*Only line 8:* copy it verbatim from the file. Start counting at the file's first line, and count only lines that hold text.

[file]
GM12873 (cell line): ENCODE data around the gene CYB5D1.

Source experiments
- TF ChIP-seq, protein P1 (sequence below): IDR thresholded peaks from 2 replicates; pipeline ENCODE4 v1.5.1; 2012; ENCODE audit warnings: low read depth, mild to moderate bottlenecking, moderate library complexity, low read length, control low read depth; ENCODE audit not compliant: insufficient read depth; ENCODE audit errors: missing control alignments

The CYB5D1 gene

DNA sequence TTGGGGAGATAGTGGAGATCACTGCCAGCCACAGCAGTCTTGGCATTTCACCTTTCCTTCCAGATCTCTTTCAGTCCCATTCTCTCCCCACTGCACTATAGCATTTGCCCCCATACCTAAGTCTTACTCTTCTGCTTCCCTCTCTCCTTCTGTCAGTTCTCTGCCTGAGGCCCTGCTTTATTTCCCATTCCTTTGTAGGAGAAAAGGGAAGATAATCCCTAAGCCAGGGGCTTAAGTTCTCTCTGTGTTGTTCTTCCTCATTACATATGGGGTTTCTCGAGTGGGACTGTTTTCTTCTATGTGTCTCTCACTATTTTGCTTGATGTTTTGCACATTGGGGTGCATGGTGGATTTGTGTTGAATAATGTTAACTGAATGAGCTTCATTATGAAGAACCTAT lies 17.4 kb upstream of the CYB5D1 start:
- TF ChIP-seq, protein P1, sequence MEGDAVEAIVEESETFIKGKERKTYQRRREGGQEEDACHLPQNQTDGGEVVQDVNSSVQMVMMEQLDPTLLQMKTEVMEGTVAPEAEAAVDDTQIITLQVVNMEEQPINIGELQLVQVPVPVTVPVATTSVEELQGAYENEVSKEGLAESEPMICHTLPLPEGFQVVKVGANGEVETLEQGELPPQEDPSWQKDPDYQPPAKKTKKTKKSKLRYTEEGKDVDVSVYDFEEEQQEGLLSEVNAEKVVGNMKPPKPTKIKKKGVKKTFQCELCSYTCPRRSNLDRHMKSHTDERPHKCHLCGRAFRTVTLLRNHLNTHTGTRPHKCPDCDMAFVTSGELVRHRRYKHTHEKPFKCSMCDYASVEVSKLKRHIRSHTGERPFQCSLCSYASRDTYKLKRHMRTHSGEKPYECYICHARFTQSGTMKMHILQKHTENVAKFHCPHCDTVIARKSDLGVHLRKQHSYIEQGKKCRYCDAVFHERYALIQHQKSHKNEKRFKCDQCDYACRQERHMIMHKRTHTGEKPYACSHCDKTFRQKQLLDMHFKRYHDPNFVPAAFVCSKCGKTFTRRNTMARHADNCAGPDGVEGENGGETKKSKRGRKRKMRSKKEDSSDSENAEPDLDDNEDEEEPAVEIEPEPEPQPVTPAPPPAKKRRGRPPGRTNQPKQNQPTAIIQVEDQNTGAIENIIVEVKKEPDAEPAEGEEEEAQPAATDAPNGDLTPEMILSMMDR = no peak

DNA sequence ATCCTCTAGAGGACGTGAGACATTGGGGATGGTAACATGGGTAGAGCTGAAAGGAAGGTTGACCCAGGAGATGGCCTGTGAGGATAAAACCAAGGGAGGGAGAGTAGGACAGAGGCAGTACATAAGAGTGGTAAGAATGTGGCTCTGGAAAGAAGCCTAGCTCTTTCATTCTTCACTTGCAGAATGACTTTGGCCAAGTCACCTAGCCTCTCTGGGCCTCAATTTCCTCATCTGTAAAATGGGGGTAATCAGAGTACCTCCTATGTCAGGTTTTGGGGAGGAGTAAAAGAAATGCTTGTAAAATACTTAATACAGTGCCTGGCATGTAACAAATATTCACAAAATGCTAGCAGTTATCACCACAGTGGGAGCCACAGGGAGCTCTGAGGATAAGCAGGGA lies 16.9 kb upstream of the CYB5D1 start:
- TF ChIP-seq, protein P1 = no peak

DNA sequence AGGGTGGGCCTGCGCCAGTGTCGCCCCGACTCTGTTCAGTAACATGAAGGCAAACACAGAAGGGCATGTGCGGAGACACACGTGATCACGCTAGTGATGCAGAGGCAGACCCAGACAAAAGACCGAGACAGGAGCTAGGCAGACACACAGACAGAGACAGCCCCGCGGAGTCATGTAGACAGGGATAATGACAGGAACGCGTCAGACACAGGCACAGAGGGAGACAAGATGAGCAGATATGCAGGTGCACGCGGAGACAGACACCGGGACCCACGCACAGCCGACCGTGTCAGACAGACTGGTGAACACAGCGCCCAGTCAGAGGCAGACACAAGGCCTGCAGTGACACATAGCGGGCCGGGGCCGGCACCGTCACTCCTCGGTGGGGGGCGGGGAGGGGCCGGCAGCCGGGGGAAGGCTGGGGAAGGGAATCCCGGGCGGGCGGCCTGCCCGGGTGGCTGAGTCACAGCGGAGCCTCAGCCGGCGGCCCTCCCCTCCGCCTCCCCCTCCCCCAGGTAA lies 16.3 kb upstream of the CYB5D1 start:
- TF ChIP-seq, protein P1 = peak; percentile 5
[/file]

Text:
- TF ChIP-seq, protein P1 = no peak